“You will eventually go legally blind.” That was the blow delivered to me 14 years ago. The doctor sounded like he was reading the Sunday paper with this news. The earth felt like it moved below my feet, yet no one else seemed to be affected. The doctor remained even-keeled and nonchalant as we sat in the sterile exam room in Oakland.
The diagnosis was confirmed through a simple DNA test. I have a defective ABCA4 gene. What does that mean? I have Stargardt Disease, a juvenile form of macular degeneration. And I am on the path to legal blindness.
At the time, this 30-year-old held a bit of a pity party and moved on. You can’t exactly wallow in the land of eventuality when you’re pregnant, working a demanding job and preparing to move into your forever home in Mt. Lebanon.
So, I looked at it from a positive perspective. I decided to take this diagnosis, learn to cope, and run with it. Most of the time, I seek refuge in the humorous. If you can’t laugh at yourself, what can you laugh at?
LAUGHTER IS THE BEST MEDICINE
- I walk the dog several times a day. Our Mt. Lebanon neighborhood is lined with abundant sidewalks and I often pass countless neighbors during my journey. Being that I can’t easily recognize faces, I often smile and wave and pretend I know who they are. On one particular walk, I was waiting for my husband to round the corner to meet up with me. So, when I noticed a tall male figure walking my way, I beelined my way toward him, trying to wave him down. It turns out it was someone who lived several doors down and probably thought I looked like a frantic dog walker hunting him down. As I approached him, my husband called me on my phone to let me know he was headed out the door. Needless to say, I conducted a swift and panicked about-face and scuttled away from the stranger. To this day, no mention of the encounter has taken place. We’ll just pretend it never happened.
- I live with three cats. These cats have a small obsession with fuzzy toy mice. Every holiday season, they score a pack of furry rodent toys that rattle when you shake them. One night I walked into the hallway and saw what I believed to be one of those toys. Since my central vision is shot, I just noticed a little black blob on the ground. I bent over to rattle it and toss it to Neco the cat. But, when I started to try and rattle it, it was squishy and cold… and it certainly didn’t rattle. What I assumed was a toy mouse in actuality was a very real and very dead mole. Apparently, my cats upped their game from silly toys to the real thing and I had the joy of trying to rattle and throw a deceased black mole to my cats for game. After a short and shocked scream, my husband came to the rescue and took over with cleanup efforts.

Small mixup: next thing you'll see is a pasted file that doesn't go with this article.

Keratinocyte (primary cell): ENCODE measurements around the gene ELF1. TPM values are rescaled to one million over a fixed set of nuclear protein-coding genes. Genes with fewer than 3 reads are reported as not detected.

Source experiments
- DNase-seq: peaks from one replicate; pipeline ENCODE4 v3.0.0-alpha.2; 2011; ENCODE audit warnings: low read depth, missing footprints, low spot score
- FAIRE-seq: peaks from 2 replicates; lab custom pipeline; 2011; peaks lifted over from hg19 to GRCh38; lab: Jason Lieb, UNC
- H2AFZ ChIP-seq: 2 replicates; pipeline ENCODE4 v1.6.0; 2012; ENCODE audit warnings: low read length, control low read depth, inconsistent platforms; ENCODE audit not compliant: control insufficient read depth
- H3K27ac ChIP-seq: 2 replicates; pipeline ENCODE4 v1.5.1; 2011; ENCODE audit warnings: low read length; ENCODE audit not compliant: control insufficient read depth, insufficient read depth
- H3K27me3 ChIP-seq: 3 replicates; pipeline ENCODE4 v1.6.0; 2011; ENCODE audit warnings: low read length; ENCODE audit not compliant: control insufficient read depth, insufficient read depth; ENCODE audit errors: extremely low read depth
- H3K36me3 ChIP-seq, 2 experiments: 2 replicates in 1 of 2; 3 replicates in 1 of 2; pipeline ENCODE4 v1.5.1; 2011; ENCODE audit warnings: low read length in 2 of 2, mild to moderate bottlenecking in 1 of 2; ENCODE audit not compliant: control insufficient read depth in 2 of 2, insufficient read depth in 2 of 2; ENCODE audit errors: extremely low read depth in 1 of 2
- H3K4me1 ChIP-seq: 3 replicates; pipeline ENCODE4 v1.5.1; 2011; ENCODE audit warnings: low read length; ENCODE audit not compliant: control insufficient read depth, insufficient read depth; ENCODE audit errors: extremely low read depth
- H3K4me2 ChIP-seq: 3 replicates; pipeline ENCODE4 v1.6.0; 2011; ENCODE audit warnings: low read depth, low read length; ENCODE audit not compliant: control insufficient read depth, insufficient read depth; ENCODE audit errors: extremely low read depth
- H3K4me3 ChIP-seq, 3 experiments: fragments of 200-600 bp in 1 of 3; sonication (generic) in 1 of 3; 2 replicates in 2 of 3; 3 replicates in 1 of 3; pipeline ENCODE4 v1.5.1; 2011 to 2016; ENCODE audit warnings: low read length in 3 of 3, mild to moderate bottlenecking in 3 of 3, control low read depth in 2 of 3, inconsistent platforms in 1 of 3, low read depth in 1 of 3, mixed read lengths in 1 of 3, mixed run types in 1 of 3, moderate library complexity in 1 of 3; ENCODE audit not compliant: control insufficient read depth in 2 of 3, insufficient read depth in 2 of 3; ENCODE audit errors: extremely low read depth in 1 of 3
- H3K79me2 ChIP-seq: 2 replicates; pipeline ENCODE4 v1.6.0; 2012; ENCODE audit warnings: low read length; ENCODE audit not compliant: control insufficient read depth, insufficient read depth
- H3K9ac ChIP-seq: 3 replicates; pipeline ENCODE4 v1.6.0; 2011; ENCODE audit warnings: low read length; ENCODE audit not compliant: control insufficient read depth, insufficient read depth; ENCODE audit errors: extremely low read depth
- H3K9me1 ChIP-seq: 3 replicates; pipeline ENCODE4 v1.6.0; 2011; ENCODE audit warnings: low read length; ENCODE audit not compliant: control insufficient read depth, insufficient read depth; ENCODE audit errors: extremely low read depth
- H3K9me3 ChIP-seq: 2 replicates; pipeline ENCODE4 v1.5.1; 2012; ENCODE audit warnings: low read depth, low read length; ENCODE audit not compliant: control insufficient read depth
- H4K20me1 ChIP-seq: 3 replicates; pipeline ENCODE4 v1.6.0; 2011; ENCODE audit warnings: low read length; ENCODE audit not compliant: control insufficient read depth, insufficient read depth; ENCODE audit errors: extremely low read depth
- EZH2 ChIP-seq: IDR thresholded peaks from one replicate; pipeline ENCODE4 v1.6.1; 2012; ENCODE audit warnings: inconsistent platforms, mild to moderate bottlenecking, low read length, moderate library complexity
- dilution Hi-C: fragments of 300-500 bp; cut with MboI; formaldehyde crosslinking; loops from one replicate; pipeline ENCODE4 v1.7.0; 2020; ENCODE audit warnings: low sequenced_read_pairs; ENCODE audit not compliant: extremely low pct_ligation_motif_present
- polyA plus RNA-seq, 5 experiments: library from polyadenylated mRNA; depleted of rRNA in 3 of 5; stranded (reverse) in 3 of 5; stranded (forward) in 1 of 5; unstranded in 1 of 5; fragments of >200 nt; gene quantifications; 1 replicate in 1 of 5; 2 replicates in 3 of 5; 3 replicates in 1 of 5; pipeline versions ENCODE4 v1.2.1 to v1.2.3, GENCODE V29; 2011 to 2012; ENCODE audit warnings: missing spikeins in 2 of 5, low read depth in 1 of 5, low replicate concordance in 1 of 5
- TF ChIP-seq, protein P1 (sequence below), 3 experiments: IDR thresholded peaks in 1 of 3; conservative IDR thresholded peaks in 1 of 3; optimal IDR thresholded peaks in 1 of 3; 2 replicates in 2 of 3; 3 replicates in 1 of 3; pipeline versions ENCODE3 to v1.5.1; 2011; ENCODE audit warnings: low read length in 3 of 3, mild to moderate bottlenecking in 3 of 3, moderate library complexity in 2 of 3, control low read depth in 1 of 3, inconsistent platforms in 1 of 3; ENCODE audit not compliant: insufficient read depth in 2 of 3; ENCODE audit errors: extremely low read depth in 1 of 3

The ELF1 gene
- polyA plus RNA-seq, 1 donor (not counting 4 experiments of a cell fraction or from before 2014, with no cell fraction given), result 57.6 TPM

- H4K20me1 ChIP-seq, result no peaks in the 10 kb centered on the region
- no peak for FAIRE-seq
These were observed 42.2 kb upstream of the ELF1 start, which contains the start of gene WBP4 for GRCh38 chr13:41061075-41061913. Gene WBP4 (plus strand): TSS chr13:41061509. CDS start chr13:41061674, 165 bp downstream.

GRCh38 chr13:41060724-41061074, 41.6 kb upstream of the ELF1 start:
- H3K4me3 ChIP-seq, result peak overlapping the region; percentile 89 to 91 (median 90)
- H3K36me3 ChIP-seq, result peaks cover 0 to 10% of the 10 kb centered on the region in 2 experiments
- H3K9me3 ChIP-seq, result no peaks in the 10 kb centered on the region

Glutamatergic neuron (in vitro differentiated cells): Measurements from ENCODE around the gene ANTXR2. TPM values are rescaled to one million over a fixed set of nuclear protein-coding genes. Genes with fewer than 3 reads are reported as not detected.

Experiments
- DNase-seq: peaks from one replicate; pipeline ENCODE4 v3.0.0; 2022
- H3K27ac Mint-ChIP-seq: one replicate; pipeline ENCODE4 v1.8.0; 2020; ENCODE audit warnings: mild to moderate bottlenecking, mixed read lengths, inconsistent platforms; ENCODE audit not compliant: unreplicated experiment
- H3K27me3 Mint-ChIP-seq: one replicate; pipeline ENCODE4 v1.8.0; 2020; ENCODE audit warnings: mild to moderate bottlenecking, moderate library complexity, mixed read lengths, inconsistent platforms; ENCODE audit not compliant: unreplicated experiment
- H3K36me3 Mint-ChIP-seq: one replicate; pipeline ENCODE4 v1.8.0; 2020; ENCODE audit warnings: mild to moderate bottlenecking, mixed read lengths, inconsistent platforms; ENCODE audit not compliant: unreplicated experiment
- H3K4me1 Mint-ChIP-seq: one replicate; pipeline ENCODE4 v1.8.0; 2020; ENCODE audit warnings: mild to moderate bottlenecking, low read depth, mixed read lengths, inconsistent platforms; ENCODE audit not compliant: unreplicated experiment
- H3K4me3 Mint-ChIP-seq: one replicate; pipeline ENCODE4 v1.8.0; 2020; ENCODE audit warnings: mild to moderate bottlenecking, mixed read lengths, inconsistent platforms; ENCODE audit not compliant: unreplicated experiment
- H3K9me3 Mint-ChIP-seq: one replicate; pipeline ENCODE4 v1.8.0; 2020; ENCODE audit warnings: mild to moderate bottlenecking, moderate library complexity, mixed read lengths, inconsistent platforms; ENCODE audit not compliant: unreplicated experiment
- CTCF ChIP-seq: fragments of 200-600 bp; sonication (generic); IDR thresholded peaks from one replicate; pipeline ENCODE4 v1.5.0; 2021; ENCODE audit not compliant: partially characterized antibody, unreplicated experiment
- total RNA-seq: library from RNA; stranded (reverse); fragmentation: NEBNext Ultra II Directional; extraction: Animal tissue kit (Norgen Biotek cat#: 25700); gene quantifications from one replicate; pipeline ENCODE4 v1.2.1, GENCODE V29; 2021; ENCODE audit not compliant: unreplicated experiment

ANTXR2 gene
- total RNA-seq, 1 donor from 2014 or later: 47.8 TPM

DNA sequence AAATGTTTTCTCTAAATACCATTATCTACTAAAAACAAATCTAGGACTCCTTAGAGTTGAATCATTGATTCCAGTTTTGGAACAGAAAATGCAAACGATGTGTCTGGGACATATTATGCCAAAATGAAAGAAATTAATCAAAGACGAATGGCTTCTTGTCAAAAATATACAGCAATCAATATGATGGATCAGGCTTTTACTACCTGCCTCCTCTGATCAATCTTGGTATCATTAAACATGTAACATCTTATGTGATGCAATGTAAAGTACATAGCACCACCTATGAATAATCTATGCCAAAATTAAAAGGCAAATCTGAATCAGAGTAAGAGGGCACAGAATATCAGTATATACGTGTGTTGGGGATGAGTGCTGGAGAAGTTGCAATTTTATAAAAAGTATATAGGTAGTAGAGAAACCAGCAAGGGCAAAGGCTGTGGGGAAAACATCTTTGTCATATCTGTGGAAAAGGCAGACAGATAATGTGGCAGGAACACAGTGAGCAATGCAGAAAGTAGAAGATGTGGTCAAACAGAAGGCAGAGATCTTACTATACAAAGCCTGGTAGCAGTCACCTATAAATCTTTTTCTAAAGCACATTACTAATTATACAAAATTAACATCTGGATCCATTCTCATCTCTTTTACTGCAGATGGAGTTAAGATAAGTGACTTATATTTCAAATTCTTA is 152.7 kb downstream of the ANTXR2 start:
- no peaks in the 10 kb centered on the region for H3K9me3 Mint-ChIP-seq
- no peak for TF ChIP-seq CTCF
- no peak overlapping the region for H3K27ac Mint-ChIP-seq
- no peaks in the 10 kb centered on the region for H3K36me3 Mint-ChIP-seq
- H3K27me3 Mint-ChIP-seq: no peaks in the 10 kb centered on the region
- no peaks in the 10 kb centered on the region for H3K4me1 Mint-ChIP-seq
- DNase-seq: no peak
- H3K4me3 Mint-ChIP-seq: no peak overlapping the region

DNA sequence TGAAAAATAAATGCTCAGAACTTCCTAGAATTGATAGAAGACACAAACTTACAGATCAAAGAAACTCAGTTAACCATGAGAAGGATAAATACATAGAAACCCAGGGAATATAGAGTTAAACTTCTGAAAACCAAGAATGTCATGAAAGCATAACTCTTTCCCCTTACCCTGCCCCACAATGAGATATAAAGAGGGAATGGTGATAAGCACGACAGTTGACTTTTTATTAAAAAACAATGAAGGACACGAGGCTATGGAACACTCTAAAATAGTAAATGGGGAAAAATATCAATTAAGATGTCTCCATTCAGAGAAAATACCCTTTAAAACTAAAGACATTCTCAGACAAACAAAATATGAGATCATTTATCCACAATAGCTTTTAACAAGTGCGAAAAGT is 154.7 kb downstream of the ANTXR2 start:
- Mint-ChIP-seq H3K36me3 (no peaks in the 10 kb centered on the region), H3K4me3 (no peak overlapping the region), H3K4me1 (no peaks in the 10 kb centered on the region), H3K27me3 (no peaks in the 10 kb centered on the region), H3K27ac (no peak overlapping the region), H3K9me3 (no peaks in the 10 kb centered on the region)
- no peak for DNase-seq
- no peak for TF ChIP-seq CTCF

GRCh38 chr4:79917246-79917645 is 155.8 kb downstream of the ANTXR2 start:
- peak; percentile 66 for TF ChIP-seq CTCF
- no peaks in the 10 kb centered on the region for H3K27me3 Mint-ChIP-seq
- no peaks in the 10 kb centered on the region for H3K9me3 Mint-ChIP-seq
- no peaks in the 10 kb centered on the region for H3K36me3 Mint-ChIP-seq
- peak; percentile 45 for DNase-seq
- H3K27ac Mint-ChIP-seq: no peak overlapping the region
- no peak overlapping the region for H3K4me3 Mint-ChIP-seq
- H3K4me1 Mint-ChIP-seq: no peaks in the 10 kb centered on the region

- If you’re ever lucky enough to exchange texts with me, prepare to be confused, amused and ready to ask for clarification. Since reading can be difficult with my vision loss, I talk to my phone constantly, which includes texts. Siri seems to think I harbor a speech impediment though. I’ll use speech to text and tell my friends that I’m walking the dog. However, what Siri communicates is that I’m boiling in the fog. My friends know me well enough and try to interpret my messages like it’s a game. Oftentimes they surrender and have to ask what I meant. If we could just come up with a Cathy to the rest of the world speech dictionary, life would be much easier for me and possibly less amusing for my friends.
COPING WITH MY VISION LOSS
Each mishap adds to a lesson learned directory tucked neatly in my head. With my fumbles and mistakes, I create ways to cope and move on.
- ·If I’m trying to identify my husband from a distance, I mentally note earlier in the day what he’s wearing, like bright blue shoes.
- If I’m unsure about a random object, either I take the chance and hope it’s a typical household item or I grab my phone and launch the magnifier app to zoom in and see what I’m about to touch.
- If I’m texting someone other than a close and understanding friend, I use the accessibility options on my phone and listen to my text before sending it.
When I started this journey, I was 20/25 in both eyes. For awhile after diagnosis, I had a donut-shaped blind spot, meaning I could still see dead center but had a blind spot in the pattern of a ring.
As time has progressed, that clear spot in the dead center of my vision has closed in and now I can’t see centrally very much at all.
The progression is expected to get to at least 20/200 in both eyes, which is legally blind at that point, but not black out blind. I won’t lose peripheral vision.
I may no longer operate the same way as most others out there, but I adapt and modify and function just as well as anyone else. This is the only shot I get at life so I’m making the most of it and the journey to legal blindness is just a passenger in my story.